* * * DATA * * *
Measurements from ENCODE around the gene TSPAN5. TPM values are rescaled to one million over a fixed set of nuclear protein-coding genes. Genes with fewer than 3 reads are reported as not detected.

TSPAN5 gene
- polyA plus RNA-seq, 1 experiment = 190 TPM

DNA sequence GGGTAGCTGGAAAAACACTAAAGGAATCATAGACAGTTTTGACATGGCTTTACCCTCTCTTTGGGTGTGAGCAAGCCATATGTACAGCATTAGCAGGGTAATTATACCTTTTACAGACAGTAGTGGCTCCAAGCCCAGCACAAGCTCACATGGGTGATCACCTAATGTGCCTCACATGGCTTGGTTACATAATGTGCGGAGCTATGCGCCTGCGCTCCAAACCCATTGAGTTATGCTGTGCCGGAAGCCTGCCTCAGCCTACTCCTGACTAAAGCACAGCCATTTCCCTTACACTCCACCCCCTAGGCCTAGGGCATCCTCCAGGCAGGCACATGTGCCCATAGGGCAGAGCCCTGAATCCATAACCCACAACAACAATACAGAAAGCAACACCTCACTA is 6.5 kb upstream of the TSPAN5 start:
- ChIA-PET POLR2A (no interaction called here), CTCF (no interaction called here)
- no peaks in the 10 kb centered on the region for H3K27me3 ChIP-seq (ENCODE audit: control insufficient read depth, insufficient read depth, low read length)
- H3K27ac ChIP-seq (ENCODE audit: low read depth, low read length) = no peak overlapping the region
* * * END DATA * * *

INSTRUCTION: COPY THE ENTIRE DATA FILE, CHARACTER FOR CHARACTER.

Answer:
Measurements from ENCODE around the gene TSPAN5. TPM values are rescaled to one million over a fixed set of nuclear protein-coding genes. Genes with fewer than 3 reads are reported as not detected.

TSPAN5 gene
- polyA plus RNA-seq, 1 experiment = 190 TPM

DNA sequence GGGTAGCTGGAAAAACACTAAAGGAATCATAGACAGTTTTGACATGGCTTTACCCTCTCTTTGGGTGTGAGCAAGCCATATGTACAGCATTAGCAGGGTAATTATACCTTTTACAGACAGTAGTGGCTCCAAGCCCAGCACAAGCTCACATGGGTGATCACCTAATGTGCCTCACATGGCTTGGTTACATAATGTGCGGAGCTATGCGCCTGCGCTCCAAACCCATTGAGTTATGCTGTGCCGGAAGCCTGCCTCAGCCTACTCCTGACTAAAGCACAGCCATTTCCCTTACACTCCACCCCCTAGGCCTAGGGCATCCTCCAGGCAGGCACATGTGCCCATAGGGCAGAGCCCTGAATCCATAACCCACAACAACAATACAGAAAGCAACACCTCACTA is 6.5 kb upstream of the TSPAN5 start:
- ChIA-PET POLR2A (no interaction called here), CTCF (no interaction called here)
- no peaks in the 10 kb centered on the region for H3K27me3 ChIP-seq (ENCODE audit: control insufficient read depth, insufficient read depth, low read length)
- H3K27ac ChIP-seq (ENCODE audit: low read depth, low read length) = no peak overlapping the region